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April 16, 1998 - Image 10

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Publication:
The Michigan Daily, 1998-04-16

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10A - The Michigan Daily - Thursday, April 16, 1998

NATION/WORLD

Rep. calls for restoring ties to Iran

Marching toward peace

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Los Angeles Times
WASHINGTON In the most sweeping initiative
toward Tehran by a U.S. official since Iran's 1979 rev-
olution, a ranking congressional Democrat called
Tuesday for the White House and Congress to take
far-reaching steps to end containment of Iran and open
the way to restoring diplomatic ties.
By proposing strong steps to hasten the thaw in
relations, Rep. Lee Hamilton (D-Ind.) former chair
and now senior Democrat on the House International
Relations Committee, issued a direct challenge to his
peers in Congress, which has usurped control of U.S.-
Iran policy in recent years. His position may also give
the White House more room to maneuver on the con-
troversial issue.
"Confrontation has benefited neither country. Why
continue to follow a policy that for 20 years hasn't
worked?" Hamilton said in a speech to the Council on

Foreign Relations. "Our policy is not isolating Iran.
It's isolating the United States."
Among his proposals, Hamilton urged a compro-
mise on Iran's nuclear capability that would enable
Tehran to develop reactors for civilian purposes -
under international safeguards and potentially with
U.S. help - much like the 1994 pact crafted with
North Korea. He envisions U.S.-Iran talks, held
under auspices of the United Nations or the
International Atomic Energy Agency, which would
help guard against Iran's development of nuclear
weapons.
The White House also should signal to Iran that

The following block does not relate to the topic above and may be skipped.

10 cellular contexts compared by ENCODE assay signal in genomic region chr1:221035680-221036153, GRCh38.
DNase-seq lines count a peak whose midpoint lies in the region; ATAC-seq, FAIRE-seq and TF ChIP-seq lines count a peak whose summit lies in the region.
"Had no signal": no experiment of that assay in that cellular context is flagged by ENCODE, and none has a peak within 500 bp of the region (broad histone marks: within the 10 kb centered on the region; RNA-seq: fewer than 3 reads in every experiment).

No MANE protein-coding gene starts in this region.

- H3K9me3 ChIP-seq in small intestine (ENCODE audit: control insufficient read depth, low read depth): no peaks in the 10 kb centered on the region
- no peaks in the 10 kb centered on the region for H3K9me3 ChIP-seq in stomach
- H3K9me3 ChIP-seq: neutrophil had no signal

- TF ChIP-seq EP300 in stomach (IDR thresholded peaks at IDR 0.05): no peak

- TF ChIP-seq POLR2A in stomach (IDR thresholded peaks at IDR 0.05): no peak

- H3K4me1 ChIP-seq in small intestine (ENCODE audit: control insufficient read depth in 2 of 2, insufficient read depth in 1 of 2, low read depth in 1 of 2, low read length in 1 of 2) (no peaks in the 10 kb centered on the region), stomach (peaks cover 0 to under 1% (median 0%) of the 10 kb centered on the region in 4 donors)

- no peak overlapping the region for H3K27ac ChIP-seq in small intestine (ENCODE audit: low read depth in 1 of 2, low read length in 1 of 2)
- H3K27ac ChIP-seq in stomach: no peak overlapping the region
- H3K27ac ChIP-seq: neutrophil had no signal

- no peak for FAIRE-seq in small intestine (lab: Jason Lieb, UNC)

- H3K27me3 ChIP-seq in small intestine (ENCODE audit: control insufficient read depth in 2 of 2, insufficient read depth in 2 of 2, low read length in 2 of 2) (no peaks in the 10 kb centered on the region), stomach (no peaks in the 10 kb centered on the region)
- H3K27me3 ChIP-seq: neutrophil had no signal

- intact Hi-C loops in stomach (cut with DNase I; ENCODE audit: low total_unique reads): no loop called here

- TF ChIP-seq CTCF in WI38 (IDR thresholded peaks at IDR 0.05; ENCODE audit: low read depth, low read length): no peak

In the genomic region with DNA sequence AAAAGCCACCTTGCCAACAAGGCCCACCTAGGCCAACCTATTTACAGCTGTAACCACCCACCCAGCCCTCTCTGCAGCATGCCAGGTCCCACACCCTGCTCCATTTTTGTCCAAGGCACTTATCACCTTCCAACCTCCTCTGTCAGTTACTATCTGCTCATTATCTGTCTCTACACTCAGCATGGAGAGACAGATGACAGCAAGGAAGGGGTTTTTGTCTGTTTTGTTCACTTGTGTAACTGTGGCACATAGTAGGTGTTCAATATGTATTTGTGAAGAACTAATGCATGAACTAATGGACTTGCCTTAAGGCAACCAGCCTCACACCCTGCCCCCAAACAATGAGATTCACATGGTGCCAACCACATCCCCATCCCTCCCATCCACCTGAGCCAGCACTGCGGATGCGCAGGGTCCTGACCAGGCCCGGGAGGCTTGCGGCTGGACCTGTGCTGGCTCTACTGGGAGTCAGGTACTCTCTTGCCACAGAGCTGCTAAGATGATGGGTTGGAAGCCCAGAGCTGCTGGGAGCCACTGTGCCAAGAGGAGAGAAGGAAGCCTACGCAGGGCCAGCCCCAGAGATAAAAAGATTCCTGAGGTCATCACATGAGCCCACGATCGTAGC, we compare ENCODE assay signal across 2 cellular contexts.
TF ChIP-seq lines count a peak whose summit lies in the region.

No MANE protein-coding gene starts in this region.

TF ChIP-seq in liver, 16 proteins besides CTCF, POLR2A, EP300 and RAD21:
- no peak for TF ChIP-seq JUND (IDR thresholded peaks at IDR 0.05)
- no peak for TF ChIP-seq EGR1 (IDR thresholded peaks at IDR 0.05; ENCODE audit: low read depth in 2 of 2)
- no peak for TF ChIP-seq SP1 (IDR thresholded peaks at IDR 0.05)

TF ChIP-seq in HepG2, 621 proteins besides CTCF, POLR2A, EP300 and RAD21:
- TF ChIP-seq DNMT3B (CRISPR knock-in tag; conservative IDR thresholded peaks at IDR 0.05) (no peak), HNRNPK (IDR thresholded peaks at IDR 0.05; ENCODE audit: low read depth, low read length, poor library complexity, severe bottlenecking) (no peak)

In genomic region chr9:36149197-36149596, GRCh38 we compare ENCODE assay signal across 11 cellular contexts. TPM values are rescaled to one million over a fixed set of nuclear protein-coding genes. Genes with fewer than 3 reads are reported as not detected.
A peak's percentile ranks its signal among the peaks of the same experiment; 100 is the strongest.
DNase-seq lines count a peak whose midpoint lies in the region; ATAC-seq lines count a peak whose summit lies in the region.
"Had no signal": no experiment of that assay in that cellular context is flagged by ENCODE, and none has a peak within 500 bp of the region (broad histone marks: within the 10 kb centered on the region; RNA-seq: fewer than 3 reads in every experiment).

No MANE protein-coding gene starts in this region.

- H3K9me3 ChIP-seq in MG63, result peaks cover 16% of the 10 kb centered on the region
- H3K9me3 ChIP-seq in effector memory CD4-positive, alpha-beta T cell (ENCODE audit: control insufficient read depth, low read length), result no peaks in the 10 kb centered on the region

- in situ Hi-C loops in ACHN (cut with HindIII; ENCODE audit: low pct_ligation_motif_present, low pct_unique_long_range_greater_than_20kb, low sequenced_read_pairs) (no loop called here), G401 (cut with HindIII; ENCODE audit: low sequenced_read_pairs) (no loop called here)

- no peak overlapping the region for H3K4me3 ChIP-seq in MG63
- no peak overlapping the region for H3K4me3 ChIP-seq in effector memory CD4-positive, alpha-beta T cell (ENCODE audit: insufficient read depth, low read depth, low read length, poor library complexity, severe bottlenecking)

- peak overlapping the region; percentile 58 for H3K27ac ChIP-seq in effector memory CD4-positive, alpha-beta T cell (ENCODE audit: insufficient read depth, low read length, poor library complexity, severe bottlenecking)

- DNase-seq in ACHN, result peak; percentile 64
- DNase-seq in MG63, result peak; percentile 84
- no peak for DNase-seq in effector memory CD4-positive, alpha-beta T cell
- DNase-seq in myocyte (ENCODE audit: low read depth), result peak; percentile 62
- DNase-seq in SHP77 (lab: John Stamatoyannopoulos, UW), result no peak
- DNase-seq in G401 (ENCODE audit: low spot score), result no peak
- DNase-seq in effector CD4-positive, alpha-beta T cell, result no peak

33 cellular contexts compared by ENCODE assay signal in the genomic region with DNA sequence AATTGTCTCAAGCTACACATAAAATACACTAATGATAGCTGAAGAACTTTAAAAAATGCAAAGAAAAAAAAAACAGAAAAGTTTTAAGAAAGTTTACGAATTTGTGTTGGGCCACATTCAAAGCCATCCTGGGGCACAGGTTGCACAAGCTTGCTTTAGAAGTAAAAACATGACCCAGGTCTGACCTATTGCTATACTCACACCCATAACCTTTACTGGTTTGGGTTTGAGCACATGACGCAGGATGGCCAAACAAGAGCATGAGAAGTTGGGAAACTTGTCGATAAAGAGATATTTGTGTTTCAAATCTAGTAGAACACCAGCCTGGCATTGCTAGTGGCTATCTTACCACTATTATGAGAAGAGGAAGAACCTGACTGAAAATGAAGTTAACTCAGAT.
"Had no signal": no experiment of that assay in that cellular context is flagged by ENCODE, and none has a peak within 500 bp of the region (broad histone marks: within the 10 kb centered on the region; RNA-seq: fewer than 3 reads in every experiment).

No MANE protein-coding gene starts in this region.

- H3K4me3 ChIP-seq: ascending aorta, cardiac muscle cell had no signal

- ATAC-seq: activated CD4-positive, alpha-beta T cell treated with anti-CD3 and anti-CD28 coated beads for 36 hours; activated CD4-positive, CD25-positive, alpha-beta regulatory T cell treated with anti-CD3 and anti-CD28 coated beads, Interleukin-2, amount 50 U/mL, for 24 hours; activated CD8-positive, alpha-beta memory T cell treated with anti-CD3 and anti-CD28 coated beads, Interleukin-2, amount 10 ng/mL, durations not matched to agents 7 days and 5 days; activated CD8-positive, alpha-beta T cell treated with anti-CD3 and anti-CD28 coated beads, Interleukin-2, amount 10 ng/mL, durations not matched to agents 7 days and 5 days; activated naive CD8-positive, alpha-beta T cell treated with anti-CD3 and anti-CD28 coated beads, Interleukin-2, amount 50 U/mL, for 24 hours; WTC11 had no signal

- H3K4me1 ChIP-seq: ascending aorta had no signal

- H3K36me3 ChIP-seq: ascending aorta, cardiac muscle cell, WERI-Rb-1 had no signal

official talk on this and other issues would lead to eas-
ing of an executive order banning U.S. trade with Iran,
Hamilton said, starting with licensing U.S. companies
to talk to Tehran in preparation for the lifting of sanc-
tions.

Diplomatic moves should include sending the first
U.S. diplomat since the 1979-81 U.S. Embassy
takeover to Tehran to initiate and coordinate
American-Iranian exchange programs, Hamilton said.
He hopes to nudge congressional debate on the
issue in a new direction and to provide support for a
White House trying to forge a new relationship with
Iran despite wariness on Capitol Hill. "I felt it was an
opportune time to do it - both due to developments
in Iran and the U.S. reaction," Hamilton said in an
interview. "I want us to take advantage of it, and I
know a lot of people in the administration are now
thinking about Iran."
Despite White House calls for a government-to-
government dialogue, Hamilton said Washington has
been unwilling to take steps to facilitate such commu-
nication. "We need to begin a policy of engagement,"
he told the Council on Foreign Relations.

Belfast resident Jim Carlin reads a copy of the Northern Ireland peace
agreement yesterday, which will be distributed to all homes in the country.

Evidence
of political
ilings
opens trial